Lisa Werner / Stockimo / Alamy Stock Photo

Drone photography – and passing Alamy QC

We get lots of queries asking if we accept drone photography. Here we take a look at a few of the things you need to be aware of to get your drone images past Quality Control and onto Alamy.

We love receiving imagery from drones, their maneuverability and relatively small size coupled with a wide angle lens, means they are the perfect vehicle for capturing breath-taking images from rarely seen viewpoints of everyday life.

Not all drones are equal

Whilst we do accept images from drones, not all of them meet our technical requirements. Any drone that you can attach a DSLR, or those you can attach a Micro Four Thirds camera to, will all work well. Also worth a mention is the DJI Inspire 1 v2.0, which we’ve seen consistently good quality images from.

G2AEMY Aerial view of Salvador City in Bahia, Brazil
Filipe Frazao / Alamy Stock Photo

Unfortunately, a drone fitted with a compact camera, camera phone camera or a GoPro won’t be able to produce good enough quality stills to pass Alamy QC. This is due to the small sensors and optics used, which mean images are often soft and noisy.

If you do have a drone that is capable of producing images that meet our specifications then read on…

Familiarise yourself

Chances are the camera fitted to your drone is different to the one you use for your regular photography. Be sure to familiarise yourself with your camera and its settings. Like your regular camera it will work better on some settings than others. Make sure to carry out a few test flights so you know what these optimum settings are.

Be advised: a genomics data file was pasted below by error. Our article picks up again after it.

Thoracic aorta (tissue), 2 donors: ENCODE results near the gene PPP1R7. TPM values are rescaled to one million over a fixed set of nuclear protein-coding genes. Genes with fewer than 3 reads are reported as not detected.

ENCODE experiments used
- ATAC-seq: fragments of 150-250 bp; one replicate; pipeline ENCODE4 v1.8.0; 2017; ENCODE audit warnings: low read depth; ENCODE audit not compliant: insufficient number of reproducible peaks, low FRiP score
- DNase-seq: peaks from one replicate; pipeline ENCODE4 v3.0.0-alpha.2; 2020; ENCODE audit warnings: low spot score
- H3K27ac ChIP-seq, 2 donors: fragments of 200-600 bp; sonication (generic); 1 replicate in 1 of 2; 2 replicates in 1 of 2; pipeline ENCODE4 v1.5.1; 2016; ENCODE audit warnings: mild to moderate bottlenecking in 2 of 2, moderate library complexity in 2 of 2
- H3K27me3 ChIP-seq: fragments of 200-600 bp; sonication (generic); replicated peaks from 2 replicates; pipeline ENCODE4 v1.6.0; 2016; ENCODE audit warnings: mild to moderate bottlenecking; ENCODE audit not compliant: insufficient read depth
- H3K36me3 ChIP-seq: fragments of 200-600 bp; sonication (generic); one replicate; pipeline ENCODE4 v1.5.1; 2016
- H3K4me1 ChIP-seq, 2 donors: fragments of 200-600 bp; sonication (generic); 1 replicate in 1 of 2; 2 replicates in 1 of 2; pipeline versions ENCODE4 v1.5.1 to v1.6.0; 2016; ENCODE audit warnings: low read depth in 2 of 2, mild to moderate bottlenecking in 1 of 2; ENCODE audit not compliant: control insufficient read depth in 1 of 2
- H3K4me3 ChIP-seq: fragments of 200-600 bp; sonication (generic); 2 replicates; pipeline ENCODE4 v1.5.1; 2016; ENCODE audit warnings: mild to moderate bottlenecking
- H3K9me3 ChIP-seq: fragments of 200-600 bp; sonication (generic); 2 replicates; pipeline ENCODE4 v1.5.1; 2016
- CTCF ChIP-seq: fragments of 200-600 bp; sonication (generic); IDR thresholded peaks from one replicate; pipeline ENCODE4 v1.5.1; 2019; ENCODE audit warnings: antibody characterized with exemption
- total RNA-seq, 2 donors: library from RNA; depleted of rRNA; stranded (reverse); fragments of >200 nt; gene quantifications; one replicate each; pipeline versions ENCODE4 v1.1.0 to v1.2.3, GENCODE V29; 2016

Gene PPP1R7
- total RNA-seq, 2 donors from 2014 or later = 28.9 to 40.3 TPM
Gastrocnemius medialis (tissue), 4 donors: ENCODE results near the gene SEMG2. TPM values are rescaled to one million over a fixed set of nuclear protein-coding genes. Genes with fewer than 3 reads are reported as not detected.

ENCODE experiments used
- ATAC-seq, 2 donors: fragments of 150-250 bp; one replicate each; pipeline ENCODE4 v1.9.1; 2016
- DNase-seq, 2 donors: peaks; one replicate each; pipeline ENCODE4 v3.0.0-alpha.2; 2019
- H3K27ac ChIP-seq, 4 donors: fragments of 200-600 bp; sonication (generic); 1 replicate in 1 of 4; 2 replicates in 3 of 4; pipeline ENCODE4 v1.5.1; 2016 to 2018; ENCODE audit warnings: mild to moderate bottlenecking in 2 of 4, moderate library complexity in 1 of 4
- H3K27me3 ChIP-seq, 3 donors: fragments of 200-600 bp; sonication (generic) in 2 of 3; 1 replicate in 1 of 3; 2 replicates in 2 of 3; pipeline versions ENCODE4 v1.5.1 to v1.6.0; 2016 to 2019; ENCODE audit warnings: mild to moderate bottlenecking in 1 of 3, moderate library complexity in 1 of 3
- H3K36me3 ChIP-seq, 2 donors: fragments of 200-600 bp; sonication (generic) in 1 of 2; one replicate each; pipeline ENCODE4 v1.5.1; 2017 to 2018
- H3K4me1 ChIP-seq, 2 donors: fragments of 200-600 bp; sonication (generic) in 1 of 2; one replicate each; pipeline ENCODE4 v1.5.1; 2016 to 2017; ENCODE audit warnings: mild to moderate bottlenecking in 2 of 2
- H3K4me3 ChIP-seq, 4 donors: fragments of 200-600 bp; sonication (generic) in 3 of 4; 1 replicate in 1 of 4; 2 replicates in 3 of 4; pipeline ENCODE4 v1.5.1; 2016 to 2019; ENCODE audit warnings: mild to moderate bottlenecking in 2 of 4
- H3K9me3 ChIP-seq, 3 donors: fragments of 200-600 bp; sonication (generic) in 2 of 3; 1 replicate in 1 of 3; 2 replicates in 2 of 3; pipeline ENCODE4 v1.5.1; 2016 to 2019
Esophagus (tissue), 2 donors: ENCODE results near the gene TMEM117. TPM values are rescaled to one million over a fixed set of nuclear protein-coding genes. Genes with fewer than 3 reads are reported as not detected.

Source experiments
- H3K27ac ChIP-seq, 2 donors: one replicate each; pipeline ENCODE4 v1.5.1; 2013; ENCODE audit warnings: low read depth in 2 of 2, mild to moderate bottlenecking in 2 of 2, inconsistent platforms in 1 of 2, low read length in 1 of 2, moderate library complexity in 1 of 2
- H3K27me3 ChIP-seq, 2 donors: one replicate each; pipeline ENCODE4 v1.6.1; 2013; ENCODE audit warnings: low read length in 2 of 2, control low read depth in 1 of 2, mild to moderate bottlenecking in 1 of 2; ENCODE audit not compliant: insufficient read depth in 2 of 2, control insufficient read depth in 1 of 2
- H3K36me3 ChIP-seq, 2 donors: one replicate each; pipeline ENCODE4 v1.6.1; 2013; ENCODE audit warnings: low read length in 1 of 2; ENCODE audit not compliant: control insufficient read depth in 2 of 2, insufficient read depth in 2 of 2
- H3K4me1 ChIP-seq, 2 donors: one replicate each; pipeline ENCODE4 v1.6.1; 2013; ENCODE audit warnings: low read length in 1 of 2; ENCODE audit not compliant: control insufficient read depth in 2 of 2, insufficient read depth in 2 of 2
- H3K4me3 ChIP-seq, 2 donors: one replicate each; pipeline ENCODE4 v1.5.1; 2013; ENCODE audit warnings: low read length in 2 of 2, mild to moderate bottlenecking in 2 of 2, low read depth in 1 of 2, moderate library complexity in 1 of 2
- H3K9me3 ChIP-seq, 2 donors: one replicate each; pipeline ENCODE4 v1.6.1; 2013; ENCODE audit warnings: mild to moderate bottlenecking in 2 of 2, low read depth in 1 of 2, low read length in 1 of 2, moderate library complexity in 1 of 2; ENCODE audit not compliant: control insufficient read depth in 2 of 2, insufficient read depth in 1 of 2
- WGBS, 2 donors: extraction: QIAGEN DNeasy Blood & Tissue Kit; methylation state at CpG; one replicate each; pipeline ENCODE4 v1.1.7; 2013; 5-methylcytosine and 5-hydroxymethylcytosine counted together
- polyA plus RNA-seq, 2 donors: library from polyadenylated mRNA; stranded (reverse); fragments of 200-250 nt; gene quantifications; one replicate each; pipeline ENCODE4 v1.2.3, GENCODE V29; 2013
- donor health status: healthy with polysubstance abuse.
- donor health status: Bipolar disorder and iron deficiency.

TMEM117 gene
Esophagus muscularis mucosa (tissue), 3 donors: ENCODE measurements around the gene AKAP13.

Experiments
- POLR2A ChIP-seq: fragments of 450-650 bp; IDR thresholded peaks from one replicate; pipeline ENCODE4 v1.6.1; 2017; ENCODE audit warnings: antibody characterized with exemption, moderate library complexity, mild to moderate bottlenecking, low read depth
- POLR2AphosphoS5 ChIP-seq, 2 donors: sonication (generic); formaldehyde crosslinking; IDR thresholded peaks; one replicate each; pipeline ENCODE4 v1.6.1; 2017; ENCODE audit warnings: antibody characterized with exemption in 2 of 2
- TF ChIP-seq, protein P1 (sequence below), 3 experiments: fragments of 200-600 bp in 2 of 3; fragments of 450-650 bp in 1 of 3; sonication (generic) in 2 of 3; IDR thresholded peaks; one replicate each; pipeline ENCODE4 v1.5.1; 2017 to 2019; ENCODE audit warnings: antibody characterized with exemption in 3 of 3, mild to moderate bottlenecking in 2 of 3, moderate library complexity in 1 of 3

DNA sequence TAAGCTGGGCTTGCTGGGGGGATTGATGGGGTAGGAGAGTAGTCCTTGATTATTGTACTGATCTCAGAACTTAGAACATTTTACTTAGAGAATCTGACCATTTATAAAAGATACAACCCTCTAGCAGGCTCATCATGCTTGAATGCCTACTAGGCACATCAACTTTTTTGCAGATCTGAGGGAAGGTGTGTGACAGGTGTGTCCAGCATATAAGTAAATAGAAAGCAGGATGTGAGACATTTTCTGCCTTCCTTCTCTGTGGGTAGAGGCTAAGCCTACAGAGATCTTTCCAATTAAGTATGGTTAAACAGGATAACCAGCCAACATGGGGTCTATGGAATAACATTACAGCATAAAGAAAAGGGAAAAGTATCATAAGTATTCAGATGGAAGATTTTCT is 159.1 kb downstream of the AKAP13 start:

Avoid shake

It goes without saying that you need a stable rig in order to get stable images – your camera needs to be attached to your drone via a steady gimbal to ensure your images will be up to standard. If you have a lens that has image stabilisation make sure that it is turned on. Use a shutter speed of over 1/250 of a second to eliminate camera shake on your images.

Wide angle shots

If using ultra-wide angle or fisheye lenses these are likely to show some chromatic aberration, especially at the extreme outer edges of the image. Add a step to your workflow to remove these marks. There are lots of different tutorials out there that can help you to do this – choose the one that best suits your workflow.

Poor exposure

One of the key things to nailing drone photography is to make sure you get the exposure bang on. To do this make sure that you bracket to get the best quality images that need the absolute minimum amount of tweaking in post-production.

GDTH87 A no drone sign warning sign from the Federal Aviation Administration is seen outside the Republican National Convention in Cleveland, Ohio, U.S. July 20, 2016. REUTERS/Aaron Josefczyk
REUTERS / Alamy Stock Photo

Stick to the rules

Please remember to fly your drone responsibly and get permission where necessary – for more information on when and where you can use your drone see our previous blog on Drone laws rules and regulations.